UN Security Council

The UN Security Council is the most powerful UN body. It has primary responsibility for maintaining international peace and security. It can take binding decisions, usually under Chapter VII of the UN Charter, which deals with threats to peace and security. Its decisions and recommendations under Chapter VI – on the peaceful settlement of disputes – have great political force.  The Council has five permanent members: China, France, the Russian Federation, the United Kingdom and the United States and 10 non-permanent members are elected to serve for two years.

The Council has a range of country situations and themes on its agenda and meets in continuous session. It has been increasingly recognizing the importance of human rights for maintaining peace and security. Amnesty International works for the strongest human rights provisions to be incorporated in the Council’s decisions, including when UN peace missions are established or reviewed.

Amnesty International's country concerns include:

Afghanistan, Chad, Central African Republic, Cote D'Ivoire, the Democratic Republic of Congo, Haiti, Israel/Occupied Palestinian Territories, Kosovo, Libya, Myanmar, Somalia, South Sudan, Sri Lanka, Sudan, Syria and Timor-Leste.

Amnesty International’s thematic concerns include:

Protection of civilians.  Amnesty International advocates for the Council to ensure adherence of all parties to a conflict to international human rights and humanitarian law, and enhance the protection of civilians. For example, Amnesty International urges the Security Council, When it establishes or renews peacekeeping mandates, to make full use of the Aide Memoire it adopted in 2010, to help analyse and diagnose key protection issues for Council action.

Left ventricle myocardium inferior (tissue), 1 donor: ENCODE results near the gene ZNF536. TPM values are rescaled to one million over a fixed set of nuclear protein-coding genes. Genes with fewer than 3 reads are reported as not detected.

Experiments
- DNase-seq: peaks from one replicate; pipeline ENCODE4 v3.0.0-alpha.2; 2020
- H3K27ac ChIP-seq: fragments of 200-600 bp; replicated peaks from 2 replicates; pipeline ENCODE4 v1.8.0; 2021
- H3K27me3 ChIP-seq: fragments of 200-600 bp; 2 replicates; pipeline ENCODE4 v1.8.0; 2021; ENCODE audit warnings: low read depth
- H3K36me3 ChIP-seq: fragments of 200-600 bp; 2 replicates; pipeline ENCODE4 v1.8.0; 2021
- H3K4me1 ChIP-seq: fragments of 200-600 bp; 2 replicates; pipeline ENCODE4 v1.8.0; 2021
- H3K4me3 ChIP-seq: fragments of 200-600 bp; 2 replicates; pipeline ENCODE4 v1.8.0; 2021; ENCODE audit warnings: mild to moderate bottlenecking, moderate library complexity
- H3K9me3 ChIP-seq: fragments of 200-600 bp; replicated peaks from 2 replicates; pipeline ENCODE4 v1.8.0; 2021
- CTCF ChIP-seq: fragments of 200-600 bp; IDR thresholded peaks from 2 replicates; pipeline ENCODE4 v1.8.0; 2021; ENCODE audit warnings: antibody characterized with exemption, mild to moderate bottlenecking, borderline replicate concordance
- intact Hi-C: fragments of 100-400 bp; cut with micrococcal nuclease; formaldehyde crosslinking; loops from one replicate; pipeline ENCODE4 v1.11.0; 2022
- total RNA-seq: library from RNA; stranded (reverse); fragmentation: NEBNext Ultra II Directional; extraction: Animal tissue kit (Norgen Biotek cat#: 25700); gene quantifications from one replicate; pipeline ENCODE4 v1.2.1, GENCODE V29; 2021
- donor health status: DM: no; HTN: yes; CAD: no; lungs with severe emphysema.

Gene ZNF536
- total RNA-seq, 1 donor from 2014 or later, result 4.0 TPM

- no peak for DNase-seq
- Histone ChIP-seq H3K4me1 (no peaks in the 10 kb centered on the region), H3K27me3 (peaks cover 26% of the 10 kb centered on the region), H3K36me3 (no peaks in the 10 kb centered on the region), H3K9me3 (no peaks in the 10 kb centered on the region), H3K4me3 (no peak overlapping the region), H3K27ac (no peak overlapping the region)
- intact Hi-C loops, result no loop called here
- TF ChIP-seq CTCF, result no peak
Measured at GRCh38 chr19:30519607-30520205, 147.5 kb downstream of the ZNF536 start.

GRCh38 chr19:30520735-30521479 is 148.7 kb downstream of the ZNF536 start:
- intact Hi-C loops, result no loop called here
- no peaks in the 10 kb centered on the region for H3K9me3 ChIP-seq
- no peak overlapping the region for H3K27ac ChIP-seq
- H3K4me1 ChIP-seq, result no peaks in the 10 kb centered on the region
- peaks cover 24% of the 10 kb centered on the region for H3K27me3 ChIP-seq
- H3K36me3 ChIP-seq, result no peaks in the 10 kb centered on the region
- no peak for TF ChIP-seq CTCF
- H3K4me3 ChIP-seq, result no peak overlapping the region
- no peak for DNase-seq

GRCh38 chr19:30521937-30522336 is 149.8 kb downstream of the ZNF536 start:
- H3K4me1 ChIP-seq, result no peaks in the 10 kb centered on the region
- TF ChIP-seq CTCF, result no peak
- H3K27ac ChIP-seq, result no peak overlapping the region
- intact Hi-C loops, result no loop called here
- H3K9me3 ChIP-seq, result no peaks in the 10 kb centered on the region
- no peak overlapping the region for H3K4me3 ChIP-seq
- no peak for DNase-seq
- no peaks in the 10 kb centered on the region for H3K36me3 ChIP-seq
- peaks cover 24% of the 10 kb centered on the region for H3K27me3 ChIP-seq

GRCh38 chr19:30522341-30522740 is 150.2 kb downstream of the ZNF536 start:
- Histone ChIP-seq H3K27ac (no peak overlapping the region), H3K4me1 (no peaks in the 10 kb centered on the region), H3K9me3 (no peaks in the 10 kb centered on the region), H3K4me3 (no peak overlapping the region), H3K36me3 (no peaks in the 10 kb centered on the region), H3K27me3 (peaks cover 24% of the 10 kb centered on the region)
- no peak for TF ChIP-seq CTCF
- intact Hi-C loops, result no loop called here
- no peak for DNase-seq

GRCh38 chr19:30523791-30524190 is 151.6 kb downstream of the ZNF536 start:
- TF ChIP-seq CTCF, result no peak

Women Peace and Security. As a member of the NGO Working Group on Women Peace and Security, Amnesty International works for the implementation of the Security Council resolutions on Women Peace and Security, namely resolutions 1325 (2000), 1820 (2008), 1888 (2009), 1889 (2009),and 1960 (2010), which require women’s participation in peace talks and peacekeeping and additional measures to end the use of sexual violence as a weapon of war.

Accountability for international crimes.
  Amnesty International advocates for the Council to condemn war crimes, crimes against humanity and genocide, to ensure that peace agreements concluded under its auspices exclude an amnesty for such crimes and for suspected perpetrators to be brought to justice. Amnesty International seeks Council referrals, if necessary, of such international crimes to the International Criminal Court (ICC) and urges effective cooperation with the ICC and with ad hoc criminal tribunals for Rwanda and for the former Yugoslavia, until they have fully completed their substantive work. More on international justice

Counter-terrorism and human rights. The Council’s work on counter-terrorism has demonstrated a human rights-deficit that is only just beginning to be addressed. Key concerns are: greater recognition of the importance of human rights in the work of the Council’s Counter-Terrorism Committee, enhanced interaction with UN human rights bodies and ensuring fair and clear procedures are created in the Council’s listing processes of terrorist suspects.

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